Worship with Us

We believe God reaches out to us primarily through his Holy Word and blessed Sacraments; the Bible, the Gospel proclaimed in the sermon, Holy Baptism and the weekly celebrations of Holy Communion.

We are gathered together by the prompting power of God the Holy Spirit to receive enlightenment for this journey called life. Here we receive new strength from the Word of God to carry on as people, while we are constantly being filled with new hope in a fallen and despairing world.

The Divine Service

Preparation for Worship

In gathering for our corporate public worship services, we are to enter the sanctuary with reverence. We take time to pray that our hearts and minds will be properly focused on the things of God while in this sacred, holy place. During our service, you may see worshipers demonstrating their reverence by their making the sign of the cross to remind them of their baptisms in the name of the Father, Son, and Holy Spirit. Some worshipers will bow as they pass in front of the altar as a reminder that they are in a holy place. We kneel as a symbol of our humility during our celebration of communion; however, for those who are unable to kneel, please remain standing.


At the beginning of the service, marked by the entrance hymn, the congregation turns and faces the processional cross being carried forth. In doing so, we recall Jesus’ own promise prior to his crucifixion. “And I, when I am lifted up, will draw all people unto myself” (John 12:32).

After the confession of our sins and pronouncement of God’s forgiveness, the historic prayers of the Kyrie,” Greek for “Lord, have mercy,” are prayed and the hymn of praise is offered.

Hearing and Pondering God’s Word

This is when the second part of the liturgy begins fully centered on the Word of God. A sermon responds to the appointed Bible readings by proclaiming the Gospel and its application to our daily lives.

The Sacrament of the Altar

The third part of the liturgy begins with the celebration of the Lord’s Supper, also known as Holy Communion or the Holy Eucharist. This holy meal is the central most aspect of Christian worship. Christ calls to our remembrance the sacrifice he made for us for the forgiveness of our sins, and comes to us with his true body and true blood in a supernatural way that impresses his real presence upon us, through the eating of the consecrated bread and drinking of the consecrated wine.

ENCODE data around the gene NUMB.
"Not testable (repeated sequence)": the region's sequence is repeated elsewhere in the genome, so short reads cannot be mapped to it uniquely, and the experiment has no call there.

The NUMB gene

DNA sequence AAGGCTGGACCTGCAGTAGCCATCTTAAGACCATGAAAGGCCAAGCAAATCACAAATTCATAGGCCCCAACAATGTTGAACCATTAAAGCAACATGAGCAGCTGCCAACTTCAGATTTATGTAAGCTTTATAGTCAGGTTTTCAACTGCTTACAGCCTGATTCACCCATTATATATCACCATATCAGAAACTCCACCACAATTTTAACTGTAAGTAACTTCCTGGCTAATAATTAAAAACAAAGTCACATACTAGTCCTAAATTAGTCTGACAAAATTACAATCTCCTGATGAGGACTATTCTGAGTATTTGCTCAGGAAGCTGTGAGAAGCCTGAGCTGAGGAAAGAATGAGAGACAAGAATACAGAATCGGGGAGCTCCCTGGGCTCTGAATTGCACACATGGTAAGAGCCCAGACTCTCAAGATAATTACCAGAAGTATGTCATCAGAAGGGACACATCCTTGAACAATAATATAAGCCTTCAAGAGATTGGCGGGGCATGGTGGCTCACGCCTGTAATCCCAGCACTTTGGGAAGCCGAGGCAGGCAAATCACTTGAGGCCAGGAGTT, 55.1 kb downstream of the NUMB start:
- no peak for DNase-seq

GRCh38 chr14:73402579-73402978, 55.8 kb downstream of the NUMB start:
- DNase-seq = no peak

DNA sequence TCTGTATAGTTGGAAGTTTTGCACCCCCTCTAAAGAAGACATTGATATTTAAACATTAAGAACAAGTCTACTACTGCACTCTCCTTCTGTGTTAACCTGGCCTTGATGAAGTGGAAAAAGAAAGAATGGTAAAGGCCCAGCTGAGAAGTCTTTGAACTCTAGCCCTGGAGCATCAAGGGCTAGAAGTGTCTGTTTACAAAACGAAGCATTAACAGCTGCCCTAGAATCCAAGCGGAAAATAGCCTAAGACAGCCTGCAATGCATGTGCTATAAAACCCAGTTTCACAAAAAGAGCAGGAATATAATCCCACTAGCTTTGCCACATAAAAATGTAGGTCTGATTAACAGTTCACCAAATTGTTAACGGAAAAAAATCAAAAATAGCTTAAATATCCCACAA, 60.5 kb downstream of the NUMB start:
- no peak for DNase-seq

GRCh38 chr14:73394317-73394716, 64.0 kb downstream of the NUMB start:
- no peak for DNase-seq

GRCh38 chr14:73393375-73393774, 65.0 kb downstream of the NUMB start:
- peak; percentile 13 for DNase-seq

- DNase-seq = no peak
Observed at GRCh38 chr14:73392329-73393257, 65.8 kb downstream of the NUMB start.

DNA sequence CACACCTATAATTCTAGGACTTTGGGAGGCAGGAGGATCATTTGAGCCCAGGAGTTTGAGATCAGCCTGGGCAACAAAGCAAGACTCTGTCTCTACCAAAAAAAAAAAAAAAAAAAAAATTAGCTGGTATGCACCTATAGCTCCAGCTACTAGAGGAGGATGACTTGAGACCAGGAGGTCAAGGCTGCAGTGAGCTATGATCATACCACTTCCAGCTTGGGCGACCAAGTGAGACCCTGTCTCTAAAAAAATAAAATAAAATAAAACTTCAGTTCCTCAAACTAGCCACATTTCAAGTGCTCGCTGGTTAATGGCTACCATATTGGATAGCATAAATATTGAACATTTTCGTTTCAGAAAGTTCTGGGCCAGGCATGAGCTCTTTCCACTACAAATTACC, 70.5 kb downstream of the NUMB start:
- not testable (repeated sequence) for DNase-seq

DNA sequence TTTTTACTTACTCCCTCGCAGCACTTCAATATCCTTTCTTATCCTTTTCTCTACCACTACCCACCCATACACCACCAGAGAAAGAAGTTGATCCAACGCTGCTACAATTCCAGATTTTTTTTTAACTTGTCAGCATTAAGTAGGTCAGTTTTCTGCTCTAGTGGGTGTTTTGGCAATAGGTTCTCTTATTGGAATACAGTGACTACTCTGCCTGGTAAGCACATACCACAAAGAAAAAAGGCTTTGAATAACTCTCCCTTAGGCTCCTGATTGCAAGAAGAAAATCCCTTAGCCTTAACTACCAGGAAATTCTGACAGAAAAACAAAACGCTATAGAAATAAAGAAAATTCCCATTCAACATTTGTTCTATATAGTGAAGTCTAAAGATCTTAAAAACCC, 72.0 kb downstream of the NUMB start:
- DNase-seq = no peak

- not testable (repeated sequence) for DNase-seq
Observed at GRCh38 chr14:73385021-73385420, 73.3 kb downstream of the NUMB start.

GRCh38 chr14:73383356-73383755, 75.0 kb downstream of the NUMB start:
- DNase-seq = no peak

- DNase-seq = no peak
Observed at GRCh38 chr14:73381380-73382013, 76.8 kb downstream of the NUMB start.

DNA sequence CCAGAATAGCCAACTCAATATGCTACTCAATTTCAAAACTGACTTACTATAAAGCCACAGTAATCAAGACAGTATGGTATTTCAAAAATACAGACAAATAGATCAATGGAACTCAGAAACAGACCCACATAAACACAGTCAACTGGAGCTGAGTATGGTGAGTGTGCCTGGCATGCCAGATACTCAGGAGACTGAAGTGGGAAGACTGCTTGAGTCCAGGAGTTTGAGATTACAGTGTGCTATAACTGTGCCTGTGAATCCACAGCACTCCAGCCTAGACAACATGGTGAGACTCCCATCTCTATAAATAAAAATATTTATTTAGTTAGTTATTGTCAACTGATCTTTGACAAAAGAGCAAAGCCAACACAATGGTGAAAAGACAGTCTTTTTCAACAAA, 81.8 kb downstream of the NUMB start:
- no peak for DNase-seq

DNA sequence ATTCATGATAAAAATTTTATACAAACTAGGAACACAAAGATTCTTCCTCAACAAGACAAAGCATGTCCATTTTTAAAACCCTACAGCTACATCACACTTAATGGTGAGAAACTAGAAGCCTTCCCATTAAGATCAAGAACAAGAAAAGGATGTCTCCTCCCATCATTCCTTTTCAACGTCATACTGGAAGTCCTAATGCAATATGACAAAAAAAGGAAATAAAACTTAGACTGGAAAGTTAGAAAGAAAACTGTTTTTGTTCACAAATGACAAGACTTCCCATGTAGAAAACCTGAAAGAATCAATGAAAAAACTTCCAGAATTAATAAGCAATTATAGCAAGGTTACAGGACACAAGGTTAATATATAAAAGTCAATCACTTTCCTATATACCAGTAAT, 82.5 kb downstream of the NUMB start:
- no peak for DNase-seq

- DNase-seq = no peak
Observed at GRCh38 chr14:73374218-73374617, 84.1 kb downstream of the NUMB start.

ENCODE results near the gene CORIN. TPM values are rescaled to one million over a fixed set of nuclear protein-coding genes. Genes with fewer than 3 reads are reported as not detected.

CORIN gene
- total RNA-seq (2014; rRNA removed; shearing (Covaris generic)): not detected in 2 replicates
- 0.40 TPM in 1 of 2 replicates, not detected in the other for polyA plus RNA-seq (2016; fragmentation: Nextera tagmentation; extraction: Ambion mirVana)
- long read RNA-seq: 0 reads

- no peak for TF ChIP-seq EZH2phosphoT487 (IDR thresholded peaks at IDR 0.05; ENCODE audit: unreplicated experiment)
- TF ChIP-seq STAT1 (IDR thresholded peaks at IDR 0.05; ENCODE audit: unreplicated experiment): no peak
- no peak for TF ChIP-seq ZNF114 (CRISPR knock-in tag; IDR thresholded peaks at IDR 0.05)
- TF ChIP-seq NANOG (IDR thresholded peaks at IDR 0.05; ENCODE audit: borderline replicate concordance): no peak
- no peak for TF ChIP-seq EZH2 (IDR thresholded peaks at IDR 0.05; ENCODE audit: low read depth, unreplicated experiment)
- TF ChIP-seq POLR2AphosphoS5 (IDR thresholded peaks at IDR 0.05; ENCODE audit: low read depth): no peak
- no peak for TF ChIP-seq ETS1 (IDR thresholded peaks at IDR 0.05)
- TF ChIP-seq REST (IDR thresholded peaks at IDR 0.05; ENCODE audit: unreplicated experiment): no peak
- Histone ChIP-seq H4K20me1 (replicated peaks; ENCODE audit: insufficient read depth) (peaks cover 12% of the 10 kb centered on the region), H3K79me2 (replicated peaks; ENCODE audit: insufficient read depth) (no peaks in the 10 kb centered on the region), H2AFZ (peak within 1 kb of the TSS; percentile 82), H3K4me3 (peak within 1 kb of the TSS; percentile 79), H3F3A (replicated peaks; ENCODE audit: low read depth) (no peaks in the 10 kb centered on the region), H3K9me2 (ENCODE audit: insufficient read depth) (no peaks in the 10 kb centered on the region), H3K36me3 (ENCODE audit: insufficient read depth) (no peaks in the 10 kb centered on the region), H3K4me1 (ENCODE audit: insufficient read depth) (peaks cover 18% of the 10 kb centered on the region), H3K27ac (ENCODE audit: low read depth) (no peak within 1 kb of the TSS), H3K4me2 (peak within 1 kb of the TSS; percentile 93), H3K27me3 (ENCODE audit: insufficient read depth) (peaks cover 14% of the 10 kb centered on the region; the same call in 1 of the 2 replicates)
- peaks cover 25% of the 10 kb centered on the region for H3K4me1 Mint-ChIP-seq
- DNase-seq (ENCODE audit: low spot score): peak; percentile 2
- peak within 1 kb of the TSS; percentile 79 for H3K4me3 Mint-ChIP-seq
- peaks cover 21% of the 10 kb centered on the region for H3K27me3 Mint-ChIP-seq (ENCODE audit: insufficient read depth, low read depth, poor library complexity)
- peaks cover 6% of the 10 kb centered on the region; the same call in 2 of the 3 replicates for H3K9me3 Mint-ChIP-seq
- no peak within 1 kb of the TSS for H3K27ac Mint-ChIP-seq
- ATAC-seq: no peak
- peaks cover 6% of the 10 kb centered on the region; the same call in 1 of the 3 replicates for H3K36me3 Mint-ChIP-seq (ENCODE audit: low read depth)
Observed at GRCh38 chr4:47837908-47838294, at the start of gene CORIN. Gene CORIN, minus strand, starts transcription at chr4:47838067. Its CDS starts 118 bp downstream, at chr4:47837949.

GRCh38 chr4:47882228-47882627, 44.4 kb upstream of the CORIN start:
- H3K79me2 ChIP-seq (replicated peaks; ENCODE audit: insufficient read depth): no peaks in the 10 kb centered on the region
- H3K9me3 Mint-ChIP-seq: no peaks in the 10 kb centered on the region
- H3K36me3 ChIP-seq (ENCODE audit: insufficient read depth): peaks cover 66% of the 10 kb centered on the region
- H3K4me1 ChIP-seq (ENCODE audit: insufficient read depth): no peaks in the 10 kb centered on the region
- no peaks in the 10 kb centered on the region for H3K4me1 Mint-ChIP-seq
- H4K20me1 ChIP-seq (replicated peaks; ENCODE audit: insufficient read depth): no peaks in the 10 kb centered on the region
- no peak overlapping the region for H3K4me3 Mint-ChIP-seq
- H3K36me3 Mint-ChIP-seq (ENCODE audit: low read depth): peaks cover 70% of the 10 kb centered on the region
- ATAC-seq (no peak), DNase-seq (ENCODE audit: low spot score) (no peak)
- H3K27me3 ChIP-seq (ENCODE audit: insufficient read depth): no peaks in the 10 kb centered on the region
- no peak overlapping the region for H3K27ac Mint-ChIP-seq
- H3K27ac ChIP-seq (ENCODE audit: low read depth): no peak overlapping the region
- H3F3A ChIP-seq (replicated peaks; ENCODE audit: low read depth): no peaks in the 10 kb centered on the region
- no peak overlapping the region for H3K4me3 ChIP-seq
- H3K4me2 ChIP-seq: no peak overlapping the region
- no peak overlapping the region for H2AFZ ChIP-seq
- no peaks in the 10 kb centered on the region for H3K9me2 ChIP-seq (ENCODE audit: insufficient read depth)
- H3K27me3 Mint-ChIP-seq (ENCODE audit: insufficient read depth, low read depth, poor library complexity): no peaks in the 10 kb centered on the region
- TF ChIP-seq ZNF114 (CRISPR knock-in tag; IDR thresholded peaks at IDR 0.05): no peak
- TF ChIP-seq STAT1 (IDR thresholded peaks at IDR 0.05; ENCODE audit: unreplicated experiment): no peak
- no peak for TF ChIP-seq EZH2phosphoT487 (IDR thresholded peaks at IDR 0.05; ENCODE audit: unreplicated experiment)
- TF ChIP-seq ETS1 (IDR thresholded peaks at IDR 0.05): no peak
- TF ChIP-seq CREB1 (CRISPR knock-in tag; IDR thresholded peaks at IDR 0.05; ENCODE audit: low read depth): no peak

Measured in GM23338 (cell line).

Refreshed, forgiven and inspired, we reach the closing words of the liturgy in the Benediction. In these words we are sent out into the world to share the redeeming Word of God with all peoples, as we work for peace and justice and seek to serve God through our service to other people.

Hymn Singing


At the time of the Reformation, Martin Luther translated many Latin and Greek hymns into the native language of the German people. The hymns we sing from the Lutheran Service Book (LSB, 2006) are, to a large degree, English translations of great hymns dating from the time of the 16th century Reformation of the Church to the present era.


On the chief festival days of the liturgical church year, the celebration of the Divine Service is heightened by the use of a Gospel procession. As the entrance hymn begins the processional cross now has a torch on either side to enhance its prominence and the Holy Bible is carried to honor the sacred Scriptures of the Old and New Testaments as the inspired Word of God (2 Timothy 3:16).


Before the Gospel lesson is read, the processional cross, torches and Holy Bible are carried to the center of the worshiping congregation to remind us of our Lord’s incarnation, “The Word becoming flesh and dwelling among us full of grace and truth” (John 1:14). This action stresses the intimacy of our Lord Jesus in our lives.